How one man’s tragic accident would save countless lives after him

 

I recently ran across the fascinating story of a legendary hero, whose tragic death paved the way for the development of the motorcycle helmet. Being a bit of a history buff, I just had to share this bit of motorcycling trivia that led to the not-so-trivial safety gear we all (hopefully) utilize every time we throw a leg over and throttle out on two wheels.

As a teenager, I remember watching Peter O’Toole in “Lawrence of Arabia”, the 1962 movie about famed British Colonel Thomas Edward Lawrence. It was a grand, sweeping epic, and turns out, quite captured the life and times of the man behind the myth. Lawrence was an archeologist, a writer, a diplomat, and a military officer in the First World War. Most notably, Lawrence became renowned for his leadership in the Arab Revolt as well as the Sinai and Palestine Campaigns against the Turkish Ottoman Empire, an often forgotten theater of the “Great War” from 1915-1918. His wartime activities and feats of bravery, coupled with his vivid writing style about the campaigns, garnered him international acclaim as well as the title, “Lawrence of Arabia”.

Following the war, Lawrence returned to England and joined the British Foreign Office until 1922, when he enlisted and served in the Royal Air Force, including a brief stint in the British Army. He published several works during that time, including his autobiographical “Seven Pillars of Wisdom” which detailed his efforts in the Arab Revolt and the Campaigns, as well as corresponded extensively. Lawrence left the military service in 1935, and settled into private life.

Colonel T.E. Lawrence, aka “Lawrence of Arabia.”

Lawrence was an avid motorcyclist, owning a total of eight Brough Superior bikes at different times. At 46 years old, Lawrence was enjoying a “retirement” of sorts, living in a humble cottage in Dorset, England, corresponding with fans from across the world, and riding his assortment of motorbikes. On May 13, 1935, just two months after being discharged, he hopped on his Brough Superior SS100, itself a gift from playwright George Bernard Shaw, and lit out for the Bovington Camp military base to send a telegram. On his return trip, Lawrence suddenly came upon two boys bicycling. Due to a dip in the road there, he’d been unable to see them, and in a desperate swerve to avoid the boys, Lawrence lost control of the bike and flew head-first over the handlebars. He was rushed as soon as possible to the military hospital back at Bovington Camp, where he remained in a coma until his death six days later on May 19, due to his severe head trauma and other injuries.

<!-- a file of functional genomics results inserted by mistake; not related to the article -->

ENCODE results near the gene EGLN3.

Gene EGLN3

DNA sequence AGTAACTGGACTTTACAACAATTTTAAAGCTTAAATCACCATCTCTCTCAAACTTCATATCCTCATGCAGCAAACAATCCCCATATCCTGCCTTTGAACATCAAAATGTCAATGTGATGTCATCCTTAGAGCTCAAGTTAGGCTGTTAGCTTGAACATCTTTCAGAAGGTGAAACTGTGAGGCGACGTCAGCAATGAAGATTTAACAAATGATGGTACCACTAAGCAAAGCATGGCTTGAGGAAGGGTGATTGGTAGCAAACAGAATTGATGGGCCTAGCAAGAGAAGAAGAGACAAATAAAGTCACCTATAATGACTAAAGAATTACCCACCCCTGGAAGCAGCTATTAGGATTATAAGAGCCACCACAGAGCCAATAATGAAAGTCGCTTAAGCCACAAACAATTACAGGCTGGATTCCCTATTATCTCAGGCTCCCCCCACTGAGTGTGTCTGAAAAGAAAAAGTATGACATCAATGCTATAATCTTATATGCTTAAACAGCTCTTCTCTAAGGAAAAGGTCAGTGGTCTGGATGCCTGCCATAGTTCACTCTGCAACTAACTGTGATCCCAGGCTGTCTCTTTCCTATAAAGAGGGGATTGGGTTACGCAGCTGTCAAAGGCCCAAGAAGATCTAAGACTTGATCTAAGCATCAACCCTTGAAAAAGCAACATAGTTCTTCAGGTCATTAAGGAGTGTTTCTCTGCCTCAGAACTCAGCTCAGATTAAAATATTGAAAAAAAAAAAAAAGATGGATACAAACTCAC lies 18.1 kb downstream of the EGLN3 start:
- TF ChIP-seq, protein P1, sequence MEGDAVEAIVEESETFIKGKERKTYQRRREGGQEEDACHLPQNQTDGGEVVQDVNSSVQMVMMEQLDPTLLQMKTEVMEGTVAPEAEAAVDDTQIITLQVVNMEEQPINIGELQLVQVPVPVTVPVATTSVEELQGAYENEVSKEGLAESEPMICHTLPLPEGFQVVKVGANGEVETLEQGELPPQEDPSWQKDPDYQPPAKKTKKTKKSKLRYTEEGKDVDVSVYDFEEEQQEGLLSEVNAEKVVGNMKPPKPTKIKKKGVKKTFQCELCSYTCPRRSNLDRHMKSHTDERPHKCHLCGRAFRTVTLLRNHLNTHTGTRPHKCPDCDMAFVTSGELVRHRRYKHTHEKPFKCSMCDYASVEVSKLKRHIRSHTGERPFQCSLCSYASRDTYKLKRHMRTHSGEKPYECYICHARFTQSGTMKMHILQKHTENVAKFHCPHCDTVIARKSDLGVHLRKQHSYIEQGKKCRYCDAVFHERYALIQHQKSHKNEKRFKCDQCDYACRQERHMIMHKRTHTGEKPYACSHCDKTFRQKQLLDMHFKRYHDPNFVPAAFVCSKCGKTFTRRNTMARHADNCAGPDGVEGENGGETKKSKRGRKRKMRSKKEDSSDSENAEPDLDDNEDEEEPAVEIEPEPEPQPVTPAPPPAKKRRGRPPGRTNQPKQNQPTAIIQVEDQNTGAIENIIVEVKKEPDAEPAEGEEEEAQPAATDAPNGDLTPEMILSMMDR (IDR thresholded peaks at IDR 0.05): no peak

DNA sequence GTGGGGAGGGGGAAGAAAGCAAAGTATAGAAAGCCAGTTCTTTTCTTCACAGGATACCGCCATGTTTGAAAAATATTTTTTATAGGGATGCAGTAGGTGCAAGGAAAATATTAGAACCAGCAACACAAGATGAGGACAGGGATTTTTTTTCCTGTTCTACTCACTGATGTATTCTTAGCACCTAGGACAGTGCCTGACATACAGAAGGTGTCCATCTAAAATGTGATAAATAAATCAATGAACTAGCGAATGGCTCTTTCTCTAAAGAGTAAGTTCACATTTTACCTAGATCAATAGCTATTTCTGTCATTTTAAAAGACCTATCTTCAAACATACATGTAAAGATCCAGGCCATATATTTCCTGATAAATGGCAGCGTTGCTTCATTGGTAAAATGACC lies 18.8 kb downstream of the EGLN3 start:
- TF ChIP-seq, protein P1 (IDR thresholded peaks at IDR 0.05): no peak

Lawrence’s death made international headlines. Mourners the world over flooded his family and estate with sympathies, and he was buried in a family plot at St. Nicholas Church in nearby Moreton. Among the attendees was E.M. Forster, Lady Astor, and Sir Winston Churchill himself.

While in the care of the Bovington Camp hospital, one of Lawrence’s attending physicians was noted English neurosurgeon Dr. Hugh Cairns, who desperately tried to save the legend. At the time of his accident, Lawrence had not been wearing a motorcycle helmet, as only motorcycle racers were required to wear them in England. Cairns concluded that had Lawrence been wearing a safety helmet, his chances of survival would have dramatically improved. Cairns began a long study of motorcycle deaths due to head trauma among military and civilian motorbike riders in England, and founded the Nuffield Department of Surgery at the University of Oxford, devoted to the study of mortality and brain injuries suffered in motorcycle accidents.